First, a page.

Think about Indy for a moment.  Did that guy do anything right?  Was he “more than a match” for anyone he encountered?  Obviously, the swordsman he shot would argue that he was outclassed, but in every other instance Indy seems to win out through sheer, insanely indefatigable determination.  Marion has so much faith that he will save her that she works out a plan to save herself.

The same is true of John McLane in Die Hard.  Do the cops ever come to trust him to handle the situation?  Do the FBI agents begrudgingly admire him?  No, and they shouldn’t.  He’s a wild card.  A loose cannon.  One of the things that made that movie such a breakout hit was that even the audience didn’t think he was up to it.  He spent most of the movie either screwing up or just plain being terrified. 

But the main character in ineffective thrillers is too often someone like Rod Chiseljaw, a man of too many talents, infinite skills and special knowledge that puts him in charge of a group of highly trained professionals.  If the author even bothers to address the oddness of this amateur leading a team of special forces soldiers, it happens in one quick confrontation:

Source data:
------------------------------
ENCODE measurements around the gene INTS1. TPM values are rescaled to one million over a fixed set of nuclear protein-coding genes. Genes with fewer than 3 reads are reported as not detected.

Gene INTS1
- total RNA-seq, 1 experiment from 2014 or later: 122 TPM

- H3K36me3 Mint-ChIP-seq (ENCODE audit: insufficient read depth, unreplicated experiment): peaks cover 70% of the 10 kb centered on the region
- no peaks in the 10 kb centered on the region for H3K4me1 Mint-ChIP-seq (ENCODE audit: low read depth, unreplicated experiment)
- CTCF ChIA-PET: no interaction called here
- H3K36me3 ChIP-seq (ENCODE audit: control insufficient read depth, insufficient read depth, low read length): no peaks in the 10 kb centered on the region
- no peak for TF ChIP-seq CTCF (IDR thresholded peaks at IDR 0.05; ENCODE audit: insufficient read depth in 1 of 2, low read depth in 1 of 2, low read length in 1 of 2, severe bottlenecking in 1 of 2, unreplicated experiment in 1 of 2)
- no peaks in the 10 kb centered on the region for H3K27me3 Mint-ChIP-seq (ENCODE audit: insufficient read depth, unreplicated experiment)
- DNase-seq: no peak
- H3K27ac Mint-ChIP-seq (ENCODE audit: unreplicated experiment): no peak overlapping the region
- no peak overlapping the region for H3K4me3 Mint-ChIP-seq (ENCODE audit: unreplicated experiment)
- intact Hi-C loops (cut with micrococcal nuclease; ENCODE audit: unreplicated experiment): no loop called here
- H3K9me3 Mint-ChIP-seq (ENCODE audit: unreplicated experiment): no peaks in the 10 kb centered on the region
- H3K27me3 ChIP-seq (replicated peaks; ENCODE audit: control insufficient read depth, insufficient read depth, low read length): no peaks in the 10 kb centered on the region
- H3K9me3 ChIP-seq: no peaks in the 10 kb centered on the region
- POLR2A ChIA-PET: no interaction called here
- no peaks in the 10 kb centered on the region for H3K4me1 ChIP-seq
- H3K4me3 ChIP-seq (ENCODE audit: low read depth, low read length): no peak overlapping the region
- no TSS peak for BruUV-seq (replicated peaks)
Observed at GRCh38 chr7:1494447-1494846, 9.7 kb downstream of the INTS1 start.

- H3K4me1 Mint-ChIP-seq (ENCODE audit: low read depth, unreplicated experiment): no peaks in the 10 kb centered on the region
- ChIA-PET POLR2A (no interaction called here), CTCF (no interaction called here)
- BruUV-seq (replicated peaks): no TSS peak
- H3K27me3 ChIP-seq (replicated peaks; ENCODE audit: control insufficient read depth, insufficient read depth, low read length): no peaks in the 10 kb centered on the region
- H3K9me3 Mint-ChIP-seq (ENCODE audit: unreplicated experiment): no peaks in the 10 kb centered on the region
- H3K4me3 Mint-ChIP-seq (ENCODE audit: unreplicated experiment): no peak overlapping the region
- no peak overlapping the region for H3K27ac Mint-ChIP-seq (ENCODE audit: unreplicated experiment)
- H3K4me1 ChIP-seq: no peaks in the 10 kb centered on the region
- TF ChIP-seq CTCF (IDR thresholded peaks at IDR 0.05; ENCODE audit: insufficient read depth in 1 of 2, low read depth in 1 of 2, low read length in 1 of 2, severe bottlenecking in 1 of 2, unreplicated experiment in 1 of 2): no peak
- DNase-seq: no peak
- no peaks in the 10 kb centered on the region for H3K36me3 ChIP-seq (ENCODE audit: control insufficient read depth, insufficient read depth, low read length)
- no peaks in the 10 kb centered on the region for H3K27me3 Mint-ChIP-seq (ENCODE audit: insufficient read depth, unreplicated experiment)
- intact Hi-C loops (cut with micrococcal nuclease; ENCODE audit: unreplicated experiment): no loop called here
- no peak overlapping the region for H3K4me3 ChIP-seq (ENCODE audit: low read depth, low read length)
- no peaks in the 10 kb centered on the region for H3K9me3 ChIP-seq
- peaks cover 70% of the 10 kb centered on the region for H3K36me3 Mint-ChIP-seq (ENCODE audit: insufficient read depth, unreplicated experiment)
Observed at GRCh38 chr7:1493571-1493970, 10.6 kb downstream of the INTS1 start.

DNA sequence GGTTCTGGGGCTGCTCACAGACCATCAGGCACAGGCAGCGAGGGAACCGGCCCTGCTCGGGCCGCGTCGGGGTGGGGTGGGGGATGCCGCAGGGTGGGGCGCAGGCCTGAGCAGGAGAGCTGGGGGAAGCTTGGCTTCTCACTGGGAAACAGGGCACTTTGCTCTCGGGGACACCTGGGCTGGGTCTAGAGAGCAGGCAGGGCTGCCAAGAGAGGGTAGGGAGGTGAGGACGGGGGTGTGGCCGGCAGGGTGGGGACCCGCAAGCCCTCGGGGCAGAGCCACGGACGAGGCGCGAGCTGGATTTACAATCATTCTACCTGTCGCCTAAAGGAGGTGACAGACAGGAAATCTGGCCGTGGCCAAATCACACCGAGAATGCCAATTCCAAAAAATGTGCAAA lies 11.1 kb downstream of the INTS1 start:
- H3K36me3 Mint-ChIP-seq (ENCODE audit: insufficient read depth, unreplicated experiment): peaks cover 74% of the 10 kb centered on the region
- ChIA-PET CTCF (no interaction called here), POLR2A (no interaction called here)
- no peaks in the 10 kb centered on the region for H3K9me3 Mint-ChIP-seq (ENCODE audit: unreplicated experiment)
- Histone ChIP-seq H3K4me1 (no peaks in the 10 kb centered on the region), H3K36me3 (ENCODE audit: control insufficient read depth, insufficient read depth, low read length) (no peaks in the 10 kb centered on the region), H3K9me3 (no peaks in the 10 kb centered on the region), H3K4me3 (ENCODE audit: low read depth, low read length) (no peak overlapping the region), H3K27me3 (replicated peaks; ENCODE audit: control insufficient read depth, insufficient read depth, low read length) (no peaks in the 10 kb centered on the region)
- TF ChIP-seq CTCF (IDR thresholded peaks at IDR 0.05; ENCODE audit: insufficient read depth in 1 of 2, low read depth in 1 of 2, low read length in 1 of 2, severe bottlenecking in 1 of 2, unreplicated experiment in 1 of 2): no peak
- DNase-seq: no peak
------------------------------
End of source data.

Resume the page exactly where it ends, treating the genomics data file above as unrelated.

“Who are you tell me what to do?  I’ve got ten years under my belt as a Navy Seal and you’re, what, a miner?”

     “I’m a diamond miner, dammit,” Rod says, “and I’m the only one who knows where the terrorists are hiding in that diamond mine.”

Usually, this will do the trick but sometimes there’s a physical altercation in which Rod beats down the guy most critical of him.  After that everyone accepts his leadership and they all become manly friends. 

But think about what opportunities were wasted here.  Most obviously, the chance to have ongoing tension among the men going to face the terrorists.  The soldiers don’t like being led by a civilian.  What about their distrust of his motivation?  Maybe they suspect he only wants into that diamond because it’s, you know, filled with diamonds.